Tag Archive: travel


Lightning

362px-LightningK This book is my favorite book. I always forget that whenever I’m not reading it, but when I am, I know that it’s my favorite. The first time I read it, my brother lent it to me and I spent years afterward looking for it. When I finally did find it, there were two copies at the local DI, which seemed unfair to me since I had been looking there for so long.

You will like this book if you like time travel. The time travel in this novel represents what I believe time travel would be if it were possible, no matter how much I love Doctor Who.

It’s hard to explain just why this book is so fantastic to me, but I think it’s mostly due to the connection to the past. I think a lot about the past and a lot about the effects of changing things in the past. There’s this fantastic motif of how knowledge and hindsight can affect how decisions are made.

One thing that kind of bugged me was this idea of destiny that kept coming up throughout the book. It did make for a more robust plot, but otherwise, I disagree with the idea of destiny for the most part.

There isn’t a lot I can say about why the book appeals to me without spoiling it. Anyway, this book should be read by you. All of you. Now.

Advertisements

Saddest Episode:

The thing about Doctor Who, Steven Moffat in particular, is that they read your mind, figuring out the worst possible thing you can imagine happening to your favorite characters, and then making it happen. That is the reason why Moffat is so accurately labeled the biggest troll ever. Frankly, his writing style is my favorite thing ever. He has no qualms with taking a beloved character and making them SUFFER. I, myself, try to kill off most of my characters at the end of the story, if not all of them. The world should thank writers like that; if we didn’t get to kill characters in books, then who knows how many real people we would end up killing?

Anyway, the saddest episodes are the one where Rose “dies”, the one where River “dies”, the one where Ten regenerates into Eleven (the one where he “dies”), and all of the ones where Rory “dies”. Also, the one where the doctor has to wipe Donna’s memory (I didn’t want to mention it because she doesn’t “die” and I wanted to keep the pattern up, but it’s very sad…).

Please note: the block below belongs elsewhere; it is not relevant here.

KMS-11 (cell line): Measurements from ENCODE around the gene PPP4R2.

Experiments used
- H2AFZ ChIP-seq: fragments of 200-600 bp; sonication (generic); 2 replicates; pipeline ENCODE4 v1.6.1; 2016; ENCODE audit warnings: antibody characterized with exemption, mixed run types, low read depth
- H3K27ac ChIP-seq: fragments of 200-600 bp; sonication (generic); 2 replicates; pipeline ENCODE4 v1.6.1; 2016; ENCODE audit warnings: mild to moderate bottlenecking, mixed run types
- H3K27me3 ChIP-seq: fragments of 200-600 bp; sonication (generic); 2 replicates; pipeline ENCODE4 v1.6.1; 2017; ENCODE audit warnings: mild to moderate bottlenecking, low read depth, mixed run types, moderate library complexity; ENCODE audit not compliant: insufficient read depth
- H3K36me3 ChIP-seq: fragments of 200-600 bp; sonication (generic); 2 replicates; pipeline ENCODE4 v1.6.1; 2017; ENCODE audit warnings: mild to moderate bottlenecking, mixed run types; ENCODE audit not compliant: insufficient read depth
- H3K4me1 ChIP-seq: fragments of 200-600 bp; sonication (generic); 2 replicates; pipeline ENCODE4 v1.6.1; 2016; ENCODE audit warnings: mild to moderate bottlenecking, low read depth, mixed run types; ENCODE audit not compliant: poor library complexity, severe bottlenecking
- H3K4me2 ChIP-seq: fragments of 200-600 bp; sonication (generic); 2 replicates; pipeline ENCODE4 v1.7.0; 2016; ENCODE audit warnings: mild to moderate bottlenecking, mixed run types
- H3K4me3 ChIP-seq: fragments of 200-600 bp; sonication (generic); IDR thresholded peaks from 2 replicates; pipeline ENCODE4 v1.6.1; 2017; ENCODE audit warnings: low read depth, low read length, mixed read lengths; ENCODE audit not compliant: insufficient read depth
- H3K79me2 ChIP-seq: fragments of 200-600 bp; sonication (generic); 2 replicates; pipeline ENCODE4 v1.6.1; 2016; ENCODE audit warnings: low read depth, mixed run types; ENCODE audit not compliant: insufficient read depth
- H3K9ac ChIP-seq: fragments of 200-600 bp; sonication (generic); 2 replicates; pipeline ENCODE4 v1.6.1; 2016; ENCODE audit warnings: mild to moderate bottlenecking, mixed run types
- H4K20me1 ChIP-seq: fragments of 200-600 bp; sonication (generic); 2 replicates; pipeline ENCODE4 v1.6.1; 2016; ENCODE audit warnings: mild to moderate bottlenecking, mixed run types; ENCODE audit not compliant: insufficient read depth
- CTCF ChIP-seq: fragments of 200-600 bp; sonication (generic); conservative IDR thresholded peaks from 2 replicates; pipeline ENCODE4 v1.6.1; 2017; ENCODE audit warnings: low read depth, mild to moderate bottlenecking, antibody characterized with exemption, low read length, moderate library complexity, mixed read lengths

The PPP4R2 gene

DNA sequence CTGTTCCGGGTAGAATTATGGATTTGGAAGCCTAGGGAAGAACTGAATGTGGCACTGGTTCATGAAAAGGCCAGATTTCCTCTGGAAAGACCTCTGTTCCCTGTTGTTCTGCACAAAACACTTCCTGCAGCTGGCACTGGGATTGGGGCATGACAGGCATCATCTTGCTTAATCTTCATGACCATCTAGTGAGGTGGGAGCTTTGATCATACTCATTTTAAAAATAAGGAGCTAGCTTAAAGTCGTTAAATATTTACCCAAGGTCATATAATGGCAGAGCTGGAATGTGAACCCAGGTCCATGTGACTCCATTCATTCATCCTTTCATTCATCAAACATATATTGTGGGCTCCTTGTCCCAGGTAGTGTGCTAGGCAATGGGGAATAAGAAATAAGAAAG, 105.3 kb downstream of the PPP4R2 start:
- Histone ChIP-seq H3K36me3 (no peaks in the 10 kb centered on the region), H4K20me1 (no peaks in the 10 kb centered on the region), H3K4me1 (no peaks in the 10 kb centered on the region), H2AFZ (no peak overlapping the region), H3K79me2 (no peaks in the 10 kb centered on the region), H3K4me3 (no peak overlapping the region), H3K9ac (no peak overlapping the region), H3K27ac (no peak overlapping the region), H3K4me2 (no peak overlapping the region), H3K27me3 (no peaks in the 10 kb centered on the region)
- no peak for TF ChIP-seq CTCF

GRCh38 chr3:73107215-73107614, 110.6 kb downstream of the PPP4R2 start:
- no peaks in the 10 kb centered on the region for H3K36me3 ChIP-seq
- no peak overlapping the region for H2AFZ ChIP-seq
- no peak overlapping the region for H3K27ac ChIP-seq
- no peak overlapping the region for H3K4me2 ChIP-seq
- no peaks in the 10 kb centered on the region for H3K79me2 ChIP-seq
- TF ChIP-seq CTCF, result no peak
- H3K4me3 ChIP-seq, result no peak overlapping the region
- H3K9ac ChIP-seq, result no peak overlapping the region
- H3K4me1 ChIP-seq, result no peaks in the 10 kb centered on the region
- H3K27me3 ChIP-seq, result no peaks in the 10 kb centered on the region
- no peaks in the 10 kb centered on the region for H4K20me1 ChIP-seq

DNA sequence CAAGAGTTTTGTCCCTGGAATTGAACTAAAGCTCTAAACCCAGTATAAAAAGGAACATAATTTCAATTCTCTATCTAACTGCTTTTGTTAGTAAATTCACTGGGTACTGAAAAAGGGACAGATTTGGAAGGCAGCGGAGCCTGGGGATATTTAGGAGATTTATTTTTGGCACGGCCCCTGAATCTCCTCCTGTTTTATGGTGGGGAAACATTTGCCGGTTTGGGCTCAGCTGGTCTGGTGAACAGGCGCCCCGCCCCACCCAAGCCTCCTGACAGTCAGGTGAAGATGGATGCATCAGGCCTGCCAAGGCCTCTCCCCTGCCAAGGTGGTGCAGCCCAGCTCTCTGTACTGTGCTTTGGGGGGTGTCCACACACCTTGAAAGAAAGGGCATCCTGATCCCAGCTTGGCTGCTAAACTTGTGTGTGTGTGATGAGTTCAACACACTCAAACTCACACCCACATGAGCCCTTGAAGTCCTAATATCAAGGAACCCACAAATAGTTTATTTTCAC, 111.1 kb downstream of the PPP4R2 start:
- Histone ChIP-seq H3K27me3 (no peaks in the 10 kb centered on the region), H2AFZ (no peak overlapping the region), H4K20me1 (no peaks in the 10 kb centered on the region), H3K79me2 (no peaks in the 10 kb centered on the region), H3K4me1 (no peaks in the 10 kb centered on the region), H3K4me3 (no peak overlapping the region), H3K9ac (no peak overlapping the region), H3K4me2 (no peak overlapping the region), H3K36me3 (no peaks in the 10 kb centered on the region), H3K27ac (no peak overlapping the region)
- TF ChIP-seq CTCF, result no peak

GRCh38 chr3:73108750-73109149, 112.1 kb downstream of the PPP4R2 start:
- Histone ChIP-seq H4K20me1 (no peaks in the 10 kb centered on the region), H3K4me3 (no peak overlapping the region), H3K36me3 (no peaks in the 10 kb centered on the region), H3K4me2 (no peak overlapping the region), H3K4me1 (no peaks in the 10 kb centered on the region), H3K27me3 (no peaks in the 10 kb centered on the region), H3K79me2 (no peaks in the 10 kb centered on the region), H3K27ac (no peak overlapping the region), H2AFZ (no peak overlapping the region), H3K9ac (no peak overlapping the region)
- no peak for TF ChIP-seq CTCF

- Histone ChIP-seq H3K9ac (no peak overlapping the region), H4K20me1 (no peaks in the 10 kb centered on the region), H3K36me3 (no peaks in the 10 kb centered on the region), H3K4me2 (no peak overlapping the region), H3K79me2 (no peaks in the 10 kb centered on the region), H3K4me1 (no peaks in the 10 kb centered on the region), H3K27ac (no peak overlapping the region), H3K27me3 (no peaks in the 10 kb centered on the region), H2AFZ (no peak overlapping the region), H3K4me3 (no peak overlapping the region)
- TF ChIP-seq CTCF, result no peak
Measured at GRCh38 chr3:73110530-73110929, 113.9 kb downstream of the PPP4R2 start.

Interestingly enough, whenever someone actually dies, it’s like, “Oh, darn, someone actually died… BEAT UP THE BAD ALIENS!!!!!!!” yet the really sad parts are when people “die”. All of the instances when people ambiguously die, but really are becoming inaccessible, such as the examples above, it seems to be so much sadder. Moffat is brilliant like that. To just kill them would be sad, but to have them still technically be alive but unreachable is TRAGIC.

Once I wrote a novel about time travel and after my main character spent all this time trying to fix all of the things that had gone wrong in time under the impression that she would be able to return to her normal life, she finished to find that she would cease to exist and another version of herself would take her place and then she sort of becomes lost in the darkness of space. Of course the scene could have been way more sad than I wrote it because when I think that I’m going to write some deep, emotional scene, I get lazy and write what happened. That’s why I rarely let people read things that I write seriously, because they are usually awful.

Anyway, as long as Moffat is in charge of Doctor Who, everyone is going to be miserable and yet strangely compelled to continue watching. He’s a freaking warlock like that. We’ve been magicked. Good luck with your hopes and dreams.